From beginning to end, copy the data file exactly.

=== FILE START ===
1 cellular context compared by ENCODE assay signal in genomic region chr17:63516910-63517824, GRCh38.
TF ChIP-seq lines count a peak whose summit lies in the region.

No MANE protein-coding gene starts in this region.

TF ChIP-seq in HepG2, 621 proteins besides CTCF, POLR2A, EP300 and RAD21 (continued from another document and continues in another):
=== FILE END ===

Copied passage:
1 cellular context compared by ENCODE assay signal in genomic region chr17:63516910-63517824, GRCh38.
TF ChIP-seq lines count a peak whose summit lies in the region.

No MANE protein-coding gene starts in this region.

TF ChIP-seq in HepG2, 621 proteins besides CTCF, POLR2A, EP300 and RAD21 (continued from another document and continues in another):